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Bishops in the Isle of Man

Published online by Cambridge University Press:  12 January 2024

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Summary

The origins of Christianity in the Isle of Man are extremely obscure, though it appears that in earliest times the church there was closely linked to, and dependent on Ireland. In the eleventh century the island had bishops who were theoretically suffragans of York, though part of the Scottish hierarchy. But about 1134 the king of Norway created a new diocese, consisting of his possessions in the western isles of Scotland ('Sudre 0yar', the ‘southern isles'; anglicized as Sodor), and of the Isle of Man. The diocese was a suffragan see of Nidaros (Trondheim) from 1153, but after the isles passed to the kingdom of Scotland in 1266 this link became increasingly formal and was last mentioned in 1441. In 1387 Scottish support for the Avignon pope during the great schism (13 78-1417) led to the deprivation of the bishop of Sodor and Man, who supported Rome, but the latter retained the Isle of Man and was subsequently recognized as a suffragan of Canterbury. In 1541 the English parliament passed a statute (33 Henry VIII, c. 31) attaching the diocese of Sodor and Man (effectively only Man) to the province of York. N.B. Names in square brackets are of bishops who were appointed but either not consecrated or not installed in possession of the see.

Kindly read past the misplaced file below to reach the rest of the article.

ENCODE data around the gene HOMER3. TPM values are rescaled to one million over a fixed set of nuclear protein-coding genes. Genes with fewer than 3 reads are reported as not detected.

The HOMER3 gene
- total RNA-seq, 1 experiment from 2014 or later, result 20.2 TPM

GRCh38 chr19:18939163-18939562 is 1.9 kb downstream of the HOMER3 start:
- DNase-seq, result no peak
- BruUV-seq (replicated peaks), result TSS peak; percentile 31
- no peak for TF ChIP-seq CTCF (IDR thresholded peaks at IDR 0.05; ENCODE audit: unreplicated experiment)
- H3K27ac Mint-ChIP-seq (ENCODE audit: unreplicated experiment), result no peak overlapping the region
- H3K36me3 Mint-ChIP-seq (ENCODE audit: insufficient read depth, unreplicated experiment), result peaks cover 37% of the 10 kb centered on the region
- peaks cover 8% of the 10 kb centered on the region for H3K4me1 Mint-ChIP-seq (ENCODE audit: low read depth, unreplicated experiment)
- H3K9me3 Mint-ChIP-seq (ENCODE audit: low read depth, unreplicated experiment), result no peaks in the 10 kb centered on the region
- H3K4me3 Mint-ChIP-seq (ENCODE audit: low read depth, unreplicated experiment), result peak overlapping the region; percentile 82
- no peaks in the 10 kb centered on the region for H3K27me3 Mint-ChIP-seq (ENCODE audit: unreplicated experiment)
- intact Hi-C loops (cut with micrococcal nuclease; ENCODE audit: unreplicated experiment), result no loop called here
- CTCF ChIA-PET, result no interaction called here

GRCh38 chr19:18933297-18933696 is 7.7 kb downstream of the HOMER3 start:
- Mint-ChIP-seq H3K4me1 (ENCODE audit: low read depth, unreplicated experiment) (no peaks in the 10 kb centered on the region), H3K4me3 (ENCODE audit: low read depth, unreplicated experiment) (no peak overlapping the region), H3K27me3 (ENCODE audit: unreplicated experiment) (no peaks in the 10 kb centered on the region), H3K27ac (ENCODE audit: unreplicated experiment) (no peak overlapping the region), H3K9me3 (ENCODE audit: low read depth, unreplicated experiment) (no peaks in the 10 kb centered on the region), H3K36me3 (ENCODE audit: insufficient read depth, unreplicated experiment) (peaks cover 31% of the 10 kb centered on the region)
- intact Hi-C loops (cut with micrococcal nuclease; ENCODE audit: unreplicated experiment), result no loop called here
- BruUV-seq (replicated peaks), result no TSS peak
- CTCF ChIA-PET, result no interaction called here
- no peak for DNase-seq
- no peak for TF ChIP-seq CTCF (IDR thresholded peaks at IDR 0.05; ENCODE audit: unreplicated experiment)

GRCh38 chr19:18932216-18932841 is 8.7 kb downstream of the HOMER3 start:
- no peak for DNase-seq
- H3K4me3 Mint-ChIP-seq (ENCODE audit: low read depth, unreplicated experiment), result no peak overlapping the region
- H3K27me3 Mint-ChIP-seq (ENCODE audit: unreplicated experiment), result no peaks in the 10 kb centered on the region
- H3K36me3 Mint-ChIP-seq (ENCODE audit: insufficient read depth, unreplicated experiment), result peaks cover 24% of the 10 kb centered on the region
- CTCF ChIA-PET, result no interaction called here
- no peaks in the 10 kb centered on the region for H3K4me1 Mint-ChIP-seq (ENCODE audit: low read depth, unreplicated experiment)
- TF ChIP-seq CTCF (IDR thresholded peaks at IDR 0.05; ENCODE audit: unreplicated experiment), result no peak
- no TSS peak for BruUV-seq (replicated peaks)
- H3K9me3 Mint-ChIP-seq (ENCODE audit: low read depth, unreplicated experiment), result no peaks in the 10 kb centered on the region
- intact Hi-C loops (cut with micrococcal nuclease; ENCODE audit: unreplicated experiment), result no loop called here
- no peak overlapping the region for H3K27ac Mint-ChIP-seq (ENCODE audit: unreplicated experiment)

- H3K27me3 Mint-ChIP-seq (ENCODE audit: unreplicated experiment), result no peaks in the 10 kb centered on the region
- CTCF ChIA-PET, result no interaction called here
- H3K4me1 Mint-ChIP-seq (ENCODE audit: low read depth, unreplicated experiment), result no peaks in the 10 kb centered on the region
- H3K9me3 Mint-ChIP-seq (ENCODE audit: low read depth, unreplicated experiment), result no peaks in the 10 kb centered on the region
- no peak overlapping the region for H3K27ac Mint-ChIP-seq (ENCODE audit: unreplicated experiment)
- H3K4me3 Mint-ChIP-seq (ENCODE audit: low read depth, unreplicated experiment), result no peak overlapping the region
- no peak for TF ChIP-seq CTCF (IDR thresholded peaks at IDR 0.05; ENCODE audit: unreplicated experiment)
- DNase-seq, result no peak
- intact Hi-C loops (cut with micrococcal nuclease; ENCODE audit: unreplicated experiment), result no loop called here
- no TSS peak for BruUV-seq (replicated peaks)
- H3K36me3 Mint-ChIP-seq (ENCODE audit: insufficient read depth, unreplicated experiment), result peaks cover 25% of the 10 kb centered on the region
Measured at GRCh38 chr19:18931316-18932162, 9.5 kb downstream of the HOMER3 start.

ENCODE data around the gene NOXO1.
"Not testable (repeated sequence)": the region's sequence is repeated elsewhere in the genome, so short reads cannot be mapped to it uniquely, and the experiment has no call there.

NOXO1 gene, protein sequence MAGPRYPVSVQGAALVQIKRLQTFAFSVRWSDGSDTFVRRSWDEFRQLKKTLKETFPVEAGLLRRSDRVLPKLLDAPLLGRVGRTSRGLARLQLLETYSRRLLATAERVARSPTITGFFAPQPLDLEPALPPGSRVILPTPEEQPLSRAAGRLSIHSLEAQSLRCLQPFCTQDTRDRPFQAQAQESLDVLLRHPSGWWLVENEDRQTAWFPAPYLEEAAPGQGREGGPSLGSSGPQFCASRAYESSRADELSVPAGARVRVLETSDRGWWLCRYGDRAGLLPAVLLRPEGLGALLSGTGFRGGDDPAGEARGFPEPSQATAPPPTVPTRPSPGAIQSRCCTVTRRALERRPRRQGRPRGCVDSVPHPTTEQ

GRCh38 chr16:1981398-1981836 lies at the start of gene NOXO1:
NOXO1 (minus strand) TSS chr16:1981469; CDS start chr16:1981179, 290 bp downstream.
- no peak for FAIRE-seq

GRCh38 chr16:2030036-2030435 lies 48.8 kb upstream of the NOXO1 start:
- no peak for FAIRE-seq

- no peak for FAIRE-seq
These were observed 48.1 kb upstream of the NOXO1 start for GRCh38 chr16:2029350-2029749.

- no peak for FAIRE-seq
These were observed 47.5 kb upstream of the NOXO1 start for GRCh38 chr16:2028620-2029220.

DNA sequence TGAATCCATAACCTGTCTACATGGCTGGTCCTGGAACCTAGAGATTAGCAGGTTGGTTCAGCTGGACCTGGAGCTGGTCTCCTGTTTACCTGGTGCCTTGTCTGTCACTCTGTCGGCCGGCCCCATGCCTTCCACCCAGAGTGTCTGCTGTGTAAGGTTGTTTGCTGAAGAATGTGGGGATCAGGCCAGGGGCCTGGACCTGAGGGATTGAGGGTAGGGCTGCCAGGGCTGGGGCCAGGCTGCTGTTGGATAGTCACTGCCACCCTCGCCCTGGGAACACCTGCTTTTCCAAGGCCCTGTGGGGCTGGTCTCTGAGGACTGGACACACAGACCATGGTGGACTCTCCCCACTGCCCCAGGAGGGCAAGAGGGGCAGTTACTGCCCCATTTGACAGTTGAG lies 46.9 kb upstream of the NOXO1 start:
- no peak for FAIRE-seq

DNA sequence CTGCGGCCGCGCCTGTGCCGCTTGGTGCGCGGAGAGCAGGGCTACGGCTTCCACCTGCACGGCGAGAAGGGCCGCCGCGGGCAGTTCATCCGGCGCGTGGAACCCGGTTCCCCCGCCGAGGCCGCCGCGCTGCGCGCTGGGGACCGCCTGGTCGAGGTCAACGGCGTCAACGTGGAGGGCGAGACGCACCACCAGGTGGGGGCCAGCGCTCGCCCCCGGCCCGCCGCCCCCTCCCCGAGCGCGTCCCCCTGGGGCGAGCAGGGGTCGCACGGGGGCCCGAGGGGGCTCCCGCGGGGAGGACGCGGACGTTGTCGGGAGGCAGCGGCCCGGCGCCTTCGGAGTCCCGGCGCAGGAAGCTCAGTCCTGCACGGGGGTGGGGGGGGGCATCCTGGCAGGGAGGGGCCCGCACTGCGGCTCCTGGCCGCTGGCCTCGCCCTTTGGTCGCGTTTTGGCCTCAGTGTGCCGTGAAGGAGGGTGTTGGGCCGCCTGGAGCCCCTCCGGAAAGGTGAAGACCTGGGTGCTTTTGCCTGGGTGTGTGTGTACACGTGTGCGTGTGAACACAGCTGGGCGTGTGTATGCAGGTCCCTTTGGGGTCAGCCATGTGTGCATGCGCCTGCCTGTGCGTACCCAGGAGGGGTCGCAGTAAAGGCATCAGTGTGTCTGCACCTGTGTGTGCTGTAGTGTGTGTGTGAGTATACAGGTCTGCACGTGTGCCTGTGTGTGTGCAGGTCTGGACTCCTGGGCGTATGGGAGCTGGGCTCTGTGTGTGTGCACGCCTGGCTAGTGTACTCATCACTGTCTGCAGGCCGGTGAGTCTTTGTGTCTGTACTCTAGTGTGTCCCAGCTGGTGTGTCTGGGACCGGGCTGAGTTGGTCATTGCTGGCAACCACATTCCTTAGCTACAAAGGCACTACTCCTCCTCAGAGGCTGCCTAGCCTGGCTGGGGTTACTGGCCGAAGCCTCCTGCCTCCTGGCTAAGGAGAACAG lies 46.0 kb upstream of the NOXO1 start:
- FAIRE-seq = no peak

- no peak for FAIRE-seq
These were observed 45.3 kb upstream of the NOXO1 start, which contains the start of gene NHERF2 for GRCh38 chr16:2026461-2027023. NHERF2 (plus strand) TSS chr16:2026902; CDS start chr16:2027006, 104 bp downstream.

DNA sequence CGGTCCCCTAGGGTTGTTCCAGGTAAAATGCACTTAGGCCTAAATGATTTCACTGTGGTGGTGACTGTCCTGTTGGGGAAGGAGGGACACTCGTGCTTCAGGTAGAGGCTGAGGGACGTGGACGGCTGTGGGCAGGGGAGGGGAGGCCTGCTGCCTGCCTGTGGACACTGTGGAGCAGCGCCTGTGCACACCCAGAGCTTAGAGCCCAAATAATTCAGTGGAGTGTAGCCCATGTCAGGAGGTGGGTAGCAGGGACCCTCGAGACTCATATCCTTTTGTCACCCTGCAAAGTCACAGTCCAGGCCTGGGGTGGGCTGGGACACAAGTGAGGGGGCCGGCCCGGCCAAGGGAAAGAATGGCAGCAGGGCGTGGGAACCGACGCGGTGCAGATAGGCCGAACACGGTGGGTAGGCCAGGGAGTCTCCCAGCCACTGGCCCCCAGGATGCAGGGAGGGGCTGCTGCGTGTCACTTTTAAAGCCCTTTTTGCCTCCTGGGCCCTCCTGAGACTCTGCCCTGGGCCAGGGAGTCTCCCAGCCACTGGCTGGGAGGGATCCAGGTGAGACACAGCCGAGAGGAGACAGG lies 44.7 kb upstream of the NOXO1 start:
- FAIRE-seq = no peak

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Publisher: Boydell & Brewer
First published in: 2024

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